Skip to main content
Social Sci LibreTexts

15.2: When substitutivity fails

  • Page ID
  • \( \newcommand{\vecs}[1]{\overset { \scriptstyle \rightharpoonup} {\mathbf{#1}} } \)

    \( \newcommand{\vecd}[1]{\overset{-\!-\!\rightharpoonup}{\vphantom{a}\smash {#1}}} \)

    \( \newcommand{\id}{\mathrm{id}}\) \( \newcommand{\Span}{\mathrm{span}}\)

    ( \newcommand{\kernel}{\mathrm{null}\,}\) \( \newcommand{\range}{\mathrm{range}\,}\)

    \( \newcommand{\RealPart}{\mathrm{Re}}\) \( \newcommand{\ImaginaryPart}{\mathrm{Im}}\)

    \( \newcommand{\Argument}{\mathrm{Arg}}\) \( \newcommand{\norm}[1]{\| #1 \|}\)

    \( \newcommand{\inner}[2]{\langle #1, #2 \rangle}\)

    \( \newcommand{\Span}{\mathrm{span}}\)

    \( \newcommand{\id}{\mathrm{id}}\)

    \( \newcommand{\Span}{\mathrm{span}}\)

    \( \newcommand{\kernel}{\mathrm{null}\,}\)

    \( \newcommand{\range}{\mathrm{range}\,}\)

    \( \newcommand{\RealPart}{\mathrm{Re}}\)

    \( \newcommand{\ImaginaryPart}{\mathrm{Im}}\)

    \( \newcommand{\Argument}{\mathrm{Arg}}\)

    \( \newcommand{\norm}[1]{\| #1 \|}\)

    \( \newcommand{\inner}[2]{\langle #1, #2 \rangle}\)

    \( \newcommand{\Span}{\mathrm{span}}\) \( \newcommand{\AA}{\unicode[.8,0]{x212B}}\)

    \( \newcommand{\vectorA}[1]{\vec{#1}}      % arrow\)

    \( \newcommand{\vectorAt}[1]{\vec{\text{#1}}}      % arrow\)

    \( \newcommand{\vectorB}[1]{\overset { \scriptstyle \rightharpoonup} {\mathbf{#1}} } \)

    \( \newcommand{\vectorC}[1]{\textbf{#1}} \)

    \( \newcommand{\vectorD}[1]{\overrightarrow{#1}} \)

    \( \newcommand{\vectorDt}[1]{\overrightarrow{\text{#1}}} \)

    \( \newcommand{\vectE}[1]{\overset{-\!-\!\rightharpoonup}{\vphantom{a}\smash{\mathbf {#1}}}} \)

    \( \newcommand{\vecs}[1]{\overset { \scriptstyle \rightharpoonup} {\mathbf{#1}} } \)

    \( \newcommand{\vecd}[1]{\overset{-\!-\!\rightharpoonup}{\vphantom{a}\smash {#1}}} \)

    In Chapter 12 we used the following examples to illustrate the apparent failure of the law of substitutivity in the complement clauses of propositional attitude verbs:

    (2) a. Mary believes [that The Prince and the Pauper was written by Mark Twain].

    b. Mary does not believe [that The Prince and the Pauper was written by Samuel Clemens].

    Normally we can replace one word or phrase in a sentence by another word or phrase that has the same denotation, without affecting the truth value of the sentence as a whole. So, since the names Mark Twain and Samuel Clemens refer to the same individual, we would expect the two sentences in (2) to be contradictory. But this is not the case; it would be possible for both sentences to be true at the same time and for the same person named Mary, without any logical inconsistency. Since the denotation of the sentence is its truth value, such examples seem to challenge the Principle of Compositionality, at least as it applies to denotations.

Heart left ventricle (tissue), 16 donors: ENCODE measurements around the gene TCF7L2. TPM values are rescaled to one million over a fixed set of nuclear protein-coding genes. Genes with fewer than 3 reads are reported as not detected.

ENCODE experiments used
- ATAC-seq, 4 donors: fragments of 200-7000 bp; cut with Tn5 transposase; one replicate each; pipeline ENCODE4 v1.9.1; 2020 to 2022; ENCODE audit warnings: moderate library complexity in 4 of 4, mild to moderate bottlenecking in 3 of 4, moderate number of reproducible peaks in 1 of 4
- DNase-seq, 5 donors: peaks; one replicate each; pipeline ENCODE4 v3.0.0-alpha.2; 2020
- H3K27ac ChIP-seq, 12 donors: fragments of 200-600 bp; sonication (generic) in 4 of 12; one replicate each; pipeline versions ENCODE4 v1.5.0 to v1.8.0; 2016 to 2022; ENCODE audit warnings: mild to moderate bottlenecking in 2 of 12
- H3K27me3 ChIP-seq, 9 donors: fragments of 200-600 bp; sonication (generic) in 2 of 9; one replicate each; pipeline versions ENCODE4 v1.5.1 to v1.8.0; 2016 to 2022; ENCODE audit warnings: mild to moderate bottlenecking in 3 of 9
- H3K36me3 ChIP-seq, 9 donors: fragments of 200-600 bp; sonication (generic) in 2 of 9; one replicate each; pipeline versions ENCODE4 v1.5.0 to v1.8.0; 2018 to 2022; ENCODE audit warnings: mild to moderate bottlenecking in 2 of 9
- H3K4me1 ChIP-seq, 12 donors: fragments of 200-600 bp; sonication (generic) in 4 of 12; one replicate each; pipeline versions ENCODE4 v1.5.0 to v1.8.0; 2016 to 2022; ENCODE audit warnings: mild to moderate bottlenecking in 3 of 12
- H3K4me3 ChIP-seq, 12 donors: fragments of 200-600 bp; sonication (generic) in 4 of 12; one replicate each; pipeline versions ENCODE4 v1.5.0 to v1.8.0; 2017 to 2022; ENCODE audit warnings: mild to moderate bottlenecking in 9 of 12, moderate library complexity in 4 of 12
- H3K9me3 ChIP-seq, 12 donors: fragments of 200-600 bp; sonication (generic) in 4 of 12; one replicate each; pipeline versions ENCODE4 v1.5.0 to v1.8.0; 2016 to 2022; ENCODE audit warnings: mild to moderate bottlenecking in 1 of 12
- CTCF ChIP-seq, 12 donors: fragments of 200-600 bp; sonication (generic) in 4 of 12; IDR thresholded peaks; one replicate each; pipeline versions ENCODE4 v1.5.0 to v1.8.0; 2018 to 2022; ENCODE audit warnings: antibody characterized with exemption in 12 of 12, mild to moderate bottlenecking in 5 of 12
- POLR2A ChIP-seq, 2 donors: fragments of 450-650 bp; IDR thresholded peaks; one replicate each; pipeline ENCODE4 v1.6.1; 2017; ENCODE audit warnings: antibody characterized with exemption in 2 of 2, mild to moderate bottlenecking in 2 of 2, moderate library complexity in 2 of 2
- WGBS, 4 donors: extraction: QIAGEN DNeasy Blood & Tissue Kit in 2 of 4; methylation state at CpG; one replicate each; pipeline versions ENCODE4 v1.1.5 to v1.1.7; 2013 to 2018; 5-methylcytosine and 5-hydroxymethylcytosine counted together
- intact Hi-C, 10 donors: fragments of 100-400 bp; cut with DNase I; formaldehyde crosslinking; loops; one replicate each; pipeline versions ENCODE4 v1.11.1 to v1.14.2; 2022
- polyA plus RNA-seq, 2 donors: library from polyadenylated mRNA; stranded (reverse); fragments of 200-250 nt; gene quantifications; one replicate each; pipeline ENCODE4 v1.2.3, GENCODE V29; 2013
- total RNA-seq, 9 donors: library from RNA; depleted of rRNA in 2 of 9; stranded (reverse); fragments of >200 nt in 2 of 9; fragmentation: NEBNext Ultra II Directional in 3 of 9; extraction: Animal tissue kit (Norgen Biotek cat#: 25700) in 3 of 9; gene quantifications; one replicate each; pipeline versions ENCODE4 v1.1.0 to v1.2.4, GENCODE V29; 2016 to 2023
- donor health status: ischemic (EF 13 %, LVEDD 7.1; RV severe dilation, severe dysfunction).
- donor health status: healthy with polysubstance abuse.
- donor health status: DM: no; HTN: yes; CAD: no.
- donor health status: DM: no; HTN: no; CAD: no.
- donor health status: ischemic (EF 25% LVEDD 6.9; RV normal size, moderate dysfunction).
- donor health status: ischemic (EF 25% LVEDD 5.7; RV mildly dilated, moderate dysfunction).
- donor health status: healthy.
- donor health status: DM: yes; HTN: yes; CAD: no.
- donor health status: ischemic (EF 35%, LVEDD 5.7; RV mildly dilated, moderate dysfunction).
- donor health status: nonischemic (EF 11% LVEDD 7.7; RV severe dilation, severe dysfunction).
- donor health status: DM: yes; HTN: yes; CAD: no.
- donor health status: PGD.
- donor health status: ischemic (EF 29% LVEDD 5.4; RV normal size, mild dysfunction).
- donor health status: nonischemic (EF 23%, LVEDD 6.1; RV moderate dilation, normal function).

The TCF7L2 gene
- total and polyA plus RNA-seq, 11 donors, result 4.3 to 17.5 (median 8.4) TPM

As you will recall, Frege’s solution to this apparent failure of compositionality was to suggest that the denotation of the complement clauses of these verbs is not their truth value when evaluated as independent clauses, but rather the propositions which they express. Essentially, Frege was pointing out that the speaker in (2) is not making a claim about the authorship of the book, but about Mary’s current beliefs. The truth value of the sentence as a whole depends not on who the actual author was, but only on what propositions Mary believes.

    The denotation of a sentence is its truth value, while the proposition which it expresses is its sense. A technical synonym for sense is the term intension. Frege showed that sentences which contain propositional attitude verbs are in fact compositional, but we can only calculate their denotation based on the intension (sense) of the complement clause. Thus these sentences are an example of an intensional context, that is, a context where the denotation of a complex expression depends on the sense (intension) of one or more of its constituents.

    Another special property of propositional attitude verbs discussed in Chapter 12 is the potential for de dicto vs. de re ambiguity, illustrated in (3). The speaker in (3a), for example, may be expressing either a desire to meet the individual who is the Prime Minister at the moment of speaking (de re), or a desire to meet the individual who will be serving in that role at the specified time (de dicto).

    (3) a. I hope to meet with the Prime Minister next year.
    b. I think that your husband is a lucky man.
    (de re: because I saw him winning at the casino last night.)
    (de dicto: any man who is married to you would be considered fortunate.)

    Under the de re reading, the noun phrase gets its normal denotation in the relevant context, referring to the specific individual who is the Prime Minister at the moment of speaking (3a), or who is married to the addressee at the moment of speaking (3b). Under the de dicto reading, the denotation of the noun phrase is the property which corresponds to its sense: the property of being Prime Minister in (3a), the property of being married to the addressee in (3b). So under the de dicto reading, the truth value of the whole proposition depends on the sense, rather than the denotation, of a particular constituent.

    In the next section we look at certain kinds of adjectives which pose a similar challenge to compositionality.

    This page titled 15.2: When substitutivity fails is shared under a CC BY 4.0 license and was authored, remixed, and/or curated by Paul Kroeger (Language Library Press) via source content that was edited to the style and standards of the LibreTexts platform; a detailed edit history is available upon request.

    • Was this article helpful?